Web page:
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If Puerto Ricans Want Full And Equal Economic And Political Empowerment, They Can Have It

Herbert W. Brown III,

President Citizens’ Educational Foundation

LULAC National Convention

July, 2000

Copyright © 2000 Citizens’ Educational Foundation. All Rights Reserved.

The clearest lesson after more than a century is that Puerto Rico's full potential for economic, social and political development will never be realized through measures adopted to make tolerable a colonial condition based on permanent disenfranchisement and less than full and equal empowerment. This is why the Citizens Educational Foundation is committed to the full political and economic equality of peoples born and living in Puerto Rico.

The jump-start given by federal incentives to the local economy several decades ago is no substitute for equal economic empowerment today. We are no longer a basket case economy, so we no longer need economic gimmicks. We need a seat at the table.

Rather than returning to federally based development strategies, we need to recognize the telltale signs of under performance in the new economy. Compared to the mainland, U.S. citizens here in Puerto Rico have five times less internet access capacity, three times less computer access, twelve times less web site capacity, ten times less R&D investment, and thirty times less patent registrations. These tools of opportunity are not in the hands of our people because Puerto Rico's politicians are still bickering over the most esoteric ideological abstractions about whether we can be a nation and remain U.S. at the same time. It is a tedious and anachronistic debate.

We know what the answer is to this dilemma. We know that political rights and economic opportunities equal to those enjoyed by the rest of the nation can be accomplished under the U.S. constitutional system through the historical process for admission to statehood. We also know equal citizenship and a non-discriminatory status can be achieved through the constitutional system of a sovereign republic, consistent independence. The choices are clear and the path to full and equal empowerment through one of those options is open to Puerto Rico.

The foundation supports an informed self-determination process that leads to full citizenship and decolonization based on a non-territorial status through either statehood or separate sovereign nationhood.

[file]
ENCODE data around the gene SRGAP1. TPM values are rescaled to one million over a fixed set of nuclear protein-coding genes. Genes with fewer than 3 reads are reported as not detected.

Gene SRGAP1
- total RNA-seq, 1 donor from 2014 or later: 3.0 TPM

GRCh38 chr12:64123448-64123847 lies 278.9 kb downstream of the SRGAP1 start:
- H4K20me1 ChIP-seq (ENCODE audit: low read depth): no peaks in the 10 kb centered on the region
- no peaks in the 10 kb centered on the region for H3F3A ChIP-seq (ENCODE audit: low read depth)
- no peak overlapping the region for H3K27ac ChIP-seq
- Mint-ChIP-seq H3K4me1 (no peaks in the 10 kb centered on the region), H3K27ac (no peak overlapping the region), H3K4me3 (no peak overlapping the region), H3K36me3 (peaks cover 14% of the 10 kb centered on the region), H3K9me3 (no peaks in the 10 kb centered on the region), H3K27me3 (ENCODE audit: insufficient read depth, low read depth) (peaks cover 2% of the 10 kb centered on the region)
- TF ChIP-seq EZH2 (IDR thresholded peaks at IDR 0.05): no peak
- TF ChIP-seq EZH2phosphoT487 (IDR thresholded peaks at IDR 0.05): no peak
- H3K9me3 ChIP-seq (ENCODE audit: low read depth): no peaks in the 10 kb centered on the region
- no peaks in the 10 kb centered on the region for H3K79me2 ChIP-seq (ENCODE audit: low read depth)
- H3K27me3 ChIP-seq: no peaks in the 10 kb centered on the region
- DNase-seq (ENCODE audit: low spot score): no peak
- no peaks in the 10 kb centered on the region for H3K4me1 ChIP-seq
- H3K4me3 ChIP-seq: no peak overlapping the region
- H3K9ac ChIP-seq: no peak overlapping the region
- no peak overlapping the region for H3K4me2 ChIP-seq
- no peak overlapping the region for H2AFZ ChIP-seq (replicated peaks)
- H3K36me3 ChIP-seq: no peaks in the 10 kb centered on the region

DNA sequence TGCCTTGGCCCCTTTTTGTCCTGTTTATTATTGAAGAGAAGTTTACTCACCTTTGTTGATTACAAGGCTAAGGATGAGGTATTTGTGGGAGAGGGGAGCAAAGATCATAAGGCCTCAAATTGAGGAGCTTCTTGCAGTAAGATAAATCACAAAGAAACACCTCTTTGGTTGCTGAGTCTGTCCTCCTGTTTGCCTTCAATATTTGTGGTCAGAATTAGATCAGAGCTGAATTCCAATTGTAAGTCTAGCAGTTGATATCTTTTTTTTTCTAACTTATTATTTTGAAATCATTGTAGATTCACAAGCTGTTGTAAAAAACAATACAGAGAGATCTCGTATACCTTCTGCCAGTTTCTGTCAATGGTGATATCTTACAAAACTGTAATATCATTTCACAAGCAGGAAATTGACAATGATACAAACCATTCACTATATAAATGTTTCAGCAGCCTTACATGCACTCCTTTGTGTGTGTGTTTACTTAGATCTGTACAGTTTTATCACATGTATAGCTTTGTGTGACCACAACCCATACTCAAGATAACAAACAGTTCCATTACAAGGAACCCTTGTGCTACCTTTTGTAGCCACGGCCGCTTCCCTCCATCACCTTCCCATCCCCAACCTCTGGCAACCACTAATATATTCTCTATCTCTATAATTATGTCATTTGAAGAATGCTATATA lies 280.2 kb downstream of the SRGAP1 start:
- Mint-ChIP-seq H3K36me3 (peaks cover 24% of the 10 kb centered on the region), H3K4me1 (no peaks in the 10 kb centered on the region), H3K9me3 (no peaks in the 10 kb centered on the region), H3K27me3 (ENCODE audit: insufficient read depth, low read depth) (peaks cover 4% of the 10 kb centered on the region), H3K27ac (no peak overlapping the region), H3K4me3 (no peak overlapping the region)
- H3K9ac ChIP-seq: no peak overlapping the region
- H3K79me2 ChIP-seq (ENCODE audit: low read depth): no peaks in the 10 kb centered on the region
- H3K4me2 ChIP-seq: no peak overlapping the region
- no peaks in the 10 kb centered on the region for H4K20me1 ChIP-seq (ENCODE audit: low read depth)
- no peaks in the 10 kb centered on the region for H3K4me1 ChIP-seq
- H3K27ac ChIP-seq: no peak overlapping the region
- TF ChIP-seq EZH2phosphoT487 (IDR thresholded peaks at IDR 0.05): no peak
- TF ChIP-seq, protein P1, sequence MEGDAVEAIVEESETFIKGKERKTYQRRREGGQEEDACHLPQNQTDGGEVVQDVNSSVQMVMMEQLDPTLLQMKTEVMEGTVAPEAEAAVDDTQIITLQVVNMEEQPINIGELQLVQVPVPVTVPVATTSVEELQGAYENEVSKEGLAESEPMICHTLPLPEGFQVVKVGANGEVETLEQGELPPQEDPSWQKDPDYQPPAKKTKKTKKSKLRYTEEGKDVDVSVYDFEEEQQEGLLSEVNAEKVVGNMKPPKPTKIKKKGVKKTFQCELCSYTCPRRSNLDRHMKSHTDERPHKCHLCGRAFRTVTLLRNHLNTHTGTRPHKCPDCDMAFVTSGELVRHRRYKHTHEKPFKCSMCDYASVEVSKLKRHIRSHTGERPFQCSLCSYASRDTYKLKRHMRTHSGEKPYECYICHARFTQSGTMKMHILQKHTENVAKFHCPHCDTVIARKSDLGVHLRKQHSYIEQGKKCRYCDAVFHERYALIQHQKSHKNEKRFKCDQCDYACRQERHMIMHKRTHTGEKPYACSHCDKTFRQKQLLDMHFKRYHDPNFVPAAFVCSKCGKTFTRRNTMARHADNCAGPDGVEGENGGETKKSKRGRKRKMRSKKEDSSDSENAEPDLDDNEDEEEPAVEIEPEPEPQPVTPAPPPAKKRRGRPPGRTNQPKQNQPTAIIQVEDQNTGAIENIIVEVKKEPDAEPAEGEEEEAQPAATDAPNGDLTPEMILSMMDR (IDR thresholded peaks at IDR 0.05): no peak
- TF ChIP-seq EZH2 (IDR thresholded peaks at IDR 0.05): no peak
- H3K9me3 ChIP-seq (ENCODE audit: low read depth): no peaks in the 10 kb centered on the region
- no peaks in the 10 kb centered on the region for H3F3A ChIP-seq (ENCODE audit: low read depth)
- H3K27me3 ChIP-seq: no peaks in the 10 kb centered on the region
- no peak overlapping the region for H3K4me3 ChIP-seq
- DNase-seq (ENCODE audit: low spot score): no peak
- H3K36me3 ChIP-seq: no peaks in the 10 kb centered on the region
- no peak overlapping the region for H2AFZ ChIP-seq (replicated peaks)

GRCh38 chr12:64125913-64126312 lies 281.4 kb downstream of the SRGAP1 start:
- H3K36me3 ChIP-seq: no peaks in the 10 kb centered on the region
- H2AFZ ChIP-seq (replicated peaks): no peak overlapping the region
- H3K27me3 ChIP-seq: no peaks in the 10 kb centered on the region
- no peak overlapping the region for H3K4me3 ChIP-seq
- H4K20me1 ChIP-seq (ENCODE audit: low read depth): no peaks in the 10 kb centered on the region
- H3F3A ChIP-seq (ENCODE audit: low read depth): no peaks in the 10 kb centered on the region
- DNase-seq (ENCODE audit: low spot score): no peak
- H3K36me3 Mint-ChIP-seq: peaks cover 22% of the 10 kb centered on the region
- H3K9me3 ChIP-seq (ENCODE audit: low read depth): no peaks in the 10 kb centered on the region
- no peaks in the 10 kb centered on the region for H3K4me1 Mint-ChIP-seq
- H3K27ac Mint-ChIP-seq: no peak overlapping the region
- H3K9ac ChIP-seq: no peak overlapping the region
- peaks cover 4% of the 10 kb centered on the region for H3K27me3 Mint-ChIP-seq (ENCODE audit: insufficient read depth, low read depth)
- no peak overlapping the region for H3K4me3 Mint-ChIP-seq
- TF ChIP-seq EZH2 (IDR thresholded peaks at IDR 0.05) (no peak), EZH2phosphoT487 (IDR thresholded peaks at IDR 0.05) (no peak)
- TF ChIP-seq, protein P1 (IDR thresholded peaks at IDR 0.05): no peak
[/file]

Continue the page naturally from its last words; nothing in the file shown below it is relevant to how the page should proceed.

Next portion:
This is because any measures Congress may adopt by statute at the request of Puerto Rico to improve political or economic conditions under commonwealth will not end territorial status. Any such statutory measures are discretionary and subject to change at the pleasure of a Congress in which Puerto Rico has no voting representation.

In addition, there is no certainty that the terms for continued commonwealth will remain as favorable to Puerto Rico or businesses invested there, or even that U.S. sovereignty, nationality and citizenship for Puerto Rico will continue indefinitely. This constitutes a political risk for businesses in Puerto Rico that does not affect investments in the mainland.

Without a permanent status and true integration in the national economy the power of the U.S. and international private sector can not be harnessed for the benefit of Puerto Rico. Prosperity is not a right, it is a product of rights. The most basic political rights that make prosperity possible in the U.S. have not been secured for Puerto Rico.

Thus, unemployment rates in Puerto Rico are dramatically higher than in the mainland. Only those people born in Puerto Rico who go to live in the mainland for more than one generation enjoy a level of prosperity equal to the states. This again demonstrates that economic opportunity and political rights are linked. Remember, 20% of the U.S. GNP is federal expenditures. Instead of being a state and having a larger delegation in Congress than twenty five of the present 50 states, Puerto Rico must go in like a homeless person, rattle our tin cup and beg, instead of competing in a fair fight for our share of that federal pie.

As a commonwealth, both economically and politically, the citizens of Puerto Rico remain squatters at the doorstep of the United States. By our own failure to demand full and equal empowerment, we live in a house that is not yet fully our home.

Still, some continue to insist there is a third path to empowerment that combines elements of statehood and separate sovereign nationhood. We still hear the old argument that a separate form of citizenship with a special set of rights and responsibilities can make us whole and provide a separate but equal status that is tolerable. According to the devotees of commonwealth, this is the best Puerto Rico can do.

This notion runs counter to the legacy of the U.S. constitutional system; the heritage of the U.S. is that equality and liberty under the law is the only lasting form of empowerment.

At CEF we believe the citizenry in Puerto Rico wants what LULAC has helped people achieve all over America. Whether through statehood or separate nationhood, we want equal empowerment and opportunity. We want to preserve our heritage and promote the vitality of our culture, including our Spanish language. We want dignity.

Like LULAC members have done nation-wide, the citizens in Puerto Rico need to stand up and demand it.

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